The noble Duke went into detail, and condemned the Bill as a confessed abortion. That being his opinion of it, I wonder he paid so much attention to its provisions. My noble Friend says that there is no issue before the country. I venture to think that there is not one who hears me, and my noble Friend least of all, who does not know what that issue is; but he seeks to obscure it by bringing forward a number of details, and asking—Are you going to do this? are you going to do that? are you going to make this exception? or are you going to abandon this detail? If the explanations given during a debate extending over many days has not satisfied him, I cannot hope to do so by any explanation that I can offer. The issue before the country is a very simple one—it is, whether you will persevere in governing Ireland entirely from this country against the wish of the majority of its inhabitants; or whether you are prepared to abandon your old system 1270 and place in the hands of the Irish people the principal portions of the government of that country for their own administration? That is a plain and distinct issue. My noble Friend says that the Government are seeking to cajole Parliament by raising unfair and obscure issues. What can be more unjust—and I do not mean this personally—more absurdly untrue than that statement? Is it an attempt to cajole Parliament when you lay before Parliament a detailed and full scheme? It may be one which you do not approve; that is another matter; but to say that it is an unfair or obscure issue is to say what I must characterize as simply absurd. The measure contained the fullest details; it contained a complete plan. My noble Friend doubts that because the Government indicated that if it came into Committee there were portions of the plan which they were willing to reconsider. I wish to know whether there was any great scheme which ever came before Parliament the details of which a Government was not bound to reconsider. And are we to be told that we submitted no plan? I contend that we submitted a full, distinct, and most intelligible plan, which has been rejected by the House of Commons, and it is because it has been rejected that we are going to appeal to the country to say whether it approves our policy or not. The scheme is before the country, and the country will have to judge whether we are to go back to the old system and to have a certain number of years—an indefinite number of years—of that which the noble Marquess opposite calls "resolute government." I will not put into the noble Marquess's mouth a single phrase which he did not use; but I interpret these words in the only way in which they can be interpreted. The history of the past interprets them. The history of the past tells us what "resolute government" means, and the history of the past tells us that in spite of resolute government you have conspicuously failed. I happened, many years before my noble Friend behind me (Earl Spencer), to hold the position of Lord Lieutenant of Ireland, and after I came back from that country I took the opportunity of making some remarks on one of those occasions when measures of coercion had been resorted to on the renewal of the suspension of the Habeas 1271 Corpus Act. I said that the experience I had had during two years of government in that country had convinced me that there was no such great failure on the part of the people of this country as in the government of Ireland, and that I felt strongly that we should never succeed in healing the wounds of that country until we had touched the heart of Irishmen as we never had done, and had brought them into sympathy with the people of this country. Now, whatever you may say of your "resolute" government, there is no possibility of touching the hearts of the people with that. The only way you can do it is by paying respect to the strong feeling of nationality that they possess, a feeling so strong that it overpowers every other in that country. An Englishman has no idea how strong that feeling is in Ireland; and it was not until I had experience of a great many years that I understood it. You have endeavoured to keep that feeling under from year to year. Your system of government by a small minority; your deprivation of Roman Catholics of their franchise; your overwhelming power; the circumstances of the famine; the absence of the ballot, and many other causes, tended to obscure the true state of the Irish national feeling. But from the moment you gave the people the protection of the ballot, and, still more, a full power of voting in the same way as in this country, you had set before you unmistakably what is the true feeling of the country, and that is that there is a national spirit which cannot be satisfied unless you give the people a far greater power of managing their own affairs than Ireland ever had except during the short period of Grattan's Parliament, and that was confined to one religion. That is the issue to be placed before the country. Are you going to prefer your old system—what my noble Friend calls "upholding the law?" I am for upholding the law; but when you strive to do it under the present system the spirit of the people rises against you, and then you take measures which increase the hatred of a large portion of the Queen's subjects in that country to the Queen's subjects in this. Suppose that ages have not diminished the difficulties of governing Ireland; suppose your system of government has been such that Ireland is a source of weak- 1272 ness to the Empire rather than strength; suppose that you are obliged to keep there some 25,000 soldiers and 11,000 armed police, and that in spite of all, Ireland is a constant source of embarrassment, not only in the government of that country, but in the management of the affairs of this—I ask, is it not an intelligible policy to put to the country this issue—"Will you prefer that policy which has conspicuously and continuously for centuries failed, and which has produced calamity upon calamity, or will you rather prefer to resort to another system, to allow Irishmen to govern themselves?" My noble Friend, referring to what Mr. Parnell said in a recent speech, stated that Mr. Parnell contemplated that it might be necessary for the new Irish Government to resort to a new Coercion Act. I suppose no rational man can deny that the Irish Government may have to employ force in the management of their affairs, as every other Government has to do occasionally. But my noble Friend misses the point. The question is, who is to apply that force—is it to be applied by the Irish Government under the influence and consent of the Irish people, or is it to be applied by what they term an alien Government——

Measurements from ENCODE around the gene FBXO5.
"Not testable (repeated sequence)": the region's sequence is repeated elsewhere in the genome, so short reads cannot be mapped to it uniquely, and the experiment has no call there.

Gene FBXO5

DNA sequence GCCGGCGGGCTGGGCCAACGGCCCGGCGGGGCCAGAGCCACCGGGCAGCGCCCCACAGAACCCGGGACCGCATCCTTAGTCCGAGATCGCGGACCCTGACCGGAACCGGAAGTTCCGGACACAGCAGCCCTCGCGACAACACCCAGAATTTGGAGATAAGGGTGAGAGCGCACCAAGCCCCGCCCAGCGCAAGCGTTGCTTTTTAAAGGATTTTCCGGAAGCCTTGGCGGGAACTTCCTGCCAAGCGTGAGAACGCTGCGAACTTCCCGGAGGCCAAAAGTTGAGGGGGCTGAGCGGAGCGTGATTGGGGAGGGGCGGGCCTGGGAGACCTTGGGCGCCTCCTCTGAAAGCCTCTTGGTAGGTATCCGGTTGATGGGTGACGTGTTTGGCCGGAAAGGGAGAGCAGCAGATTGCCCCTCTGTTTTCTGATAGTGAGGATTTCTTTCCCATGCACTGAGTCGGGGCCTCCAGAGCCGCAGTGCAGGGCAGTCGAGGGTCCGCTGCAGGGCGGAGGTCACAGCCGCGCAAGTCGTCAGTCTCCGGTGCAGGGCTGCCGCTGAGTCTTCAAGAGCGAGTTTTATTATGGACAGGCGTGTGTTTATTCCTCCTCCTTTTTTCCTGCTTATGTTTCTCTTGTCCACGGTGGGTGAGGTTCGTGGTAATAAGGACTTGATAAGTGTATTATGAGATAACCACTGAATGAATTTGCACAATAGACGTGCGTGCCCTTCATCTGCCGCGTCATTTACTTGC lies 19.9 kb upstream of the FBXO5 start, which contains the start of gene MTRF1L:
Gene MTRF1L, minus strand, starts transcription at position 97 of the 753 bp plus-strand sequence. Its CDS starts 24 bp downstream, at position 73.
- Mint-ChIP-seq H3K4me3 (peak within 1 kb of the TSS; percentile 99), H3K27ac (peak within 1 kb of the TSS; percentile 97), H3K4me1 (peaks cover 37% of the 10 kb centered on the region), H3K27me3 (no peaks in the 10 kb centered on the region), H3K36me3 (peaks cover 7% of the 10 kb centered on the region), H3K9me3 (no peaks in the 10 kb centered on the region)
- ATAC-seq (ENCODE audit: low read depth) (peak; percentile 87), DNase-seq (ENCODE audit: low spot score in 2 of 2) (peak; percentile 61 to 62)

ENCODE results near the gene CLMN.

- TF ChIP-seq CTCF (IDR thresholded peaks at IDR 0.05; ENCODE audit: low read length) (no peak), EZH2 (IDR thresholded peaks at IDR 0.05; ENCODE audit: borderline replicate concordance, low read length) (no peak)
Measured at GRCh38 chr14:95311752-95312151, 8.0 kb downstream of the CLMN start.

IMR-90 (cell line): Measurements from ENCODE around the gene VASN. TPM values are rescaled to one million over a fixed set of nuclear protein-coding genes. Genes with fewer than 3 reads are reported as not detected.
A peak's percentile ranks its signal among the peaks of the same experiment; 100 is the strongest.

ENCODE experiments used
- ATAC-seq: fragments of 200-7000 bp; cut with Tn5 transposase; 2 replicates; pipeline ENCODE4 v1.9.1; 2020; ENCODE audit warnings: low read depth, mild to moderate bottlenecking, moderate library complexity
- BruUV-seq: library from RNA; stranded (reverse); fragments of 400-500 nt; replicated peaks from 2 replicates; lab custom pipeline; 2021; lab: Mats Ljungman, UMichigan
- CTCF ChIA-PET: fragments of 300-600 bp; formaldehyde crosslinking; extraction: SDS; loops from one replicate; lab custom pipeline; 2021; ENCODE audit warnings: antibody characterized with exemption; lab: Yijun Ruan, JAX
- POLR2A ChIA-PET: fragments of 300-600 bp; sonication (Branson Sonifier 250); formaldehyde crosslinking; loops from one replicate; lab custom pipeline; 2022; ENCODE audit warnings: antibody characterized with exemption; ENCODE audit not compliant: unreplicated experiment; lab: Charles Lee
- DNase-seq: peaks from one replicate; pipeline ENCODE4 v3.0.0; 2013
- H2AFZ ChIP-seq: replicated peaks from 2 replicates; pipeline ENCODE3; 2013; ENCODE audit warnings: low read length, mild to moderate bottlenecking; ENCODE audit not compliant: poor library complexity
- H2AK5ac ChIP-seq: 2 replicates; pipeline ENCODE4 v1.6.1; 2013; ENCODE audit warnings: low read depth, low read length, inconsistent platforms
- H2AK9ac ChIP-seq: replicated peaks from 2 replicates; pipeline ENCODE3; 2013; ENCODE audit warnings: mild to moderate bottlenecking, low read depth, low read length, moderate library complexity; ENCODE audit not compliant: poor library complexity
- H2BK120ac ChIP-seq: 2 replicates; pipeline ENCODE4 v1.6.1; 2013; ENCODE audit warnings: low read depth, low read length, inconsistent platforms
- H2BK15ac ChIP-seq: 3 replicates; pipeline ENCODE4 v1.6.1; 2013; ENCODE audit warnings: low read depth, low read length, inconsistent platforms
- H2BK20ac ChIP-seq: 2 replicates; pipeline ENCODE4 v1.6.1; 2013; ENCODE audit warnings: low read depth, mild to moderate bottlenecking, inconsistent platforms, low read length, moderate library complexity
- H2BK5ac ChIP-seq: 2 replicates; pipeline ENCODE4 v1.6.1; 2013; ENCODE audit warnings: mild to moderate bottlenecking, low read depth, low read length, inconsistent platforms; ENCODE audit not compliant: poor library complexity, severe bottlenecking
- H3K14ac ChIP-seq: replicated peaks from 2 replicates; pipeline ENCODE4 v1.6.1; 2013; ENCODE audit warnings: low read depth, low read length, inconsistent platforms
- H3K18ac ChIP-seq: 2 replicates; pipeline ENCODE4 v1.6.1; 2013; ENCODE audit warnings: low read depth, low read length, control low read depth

THE EARL OF KIMBERLEY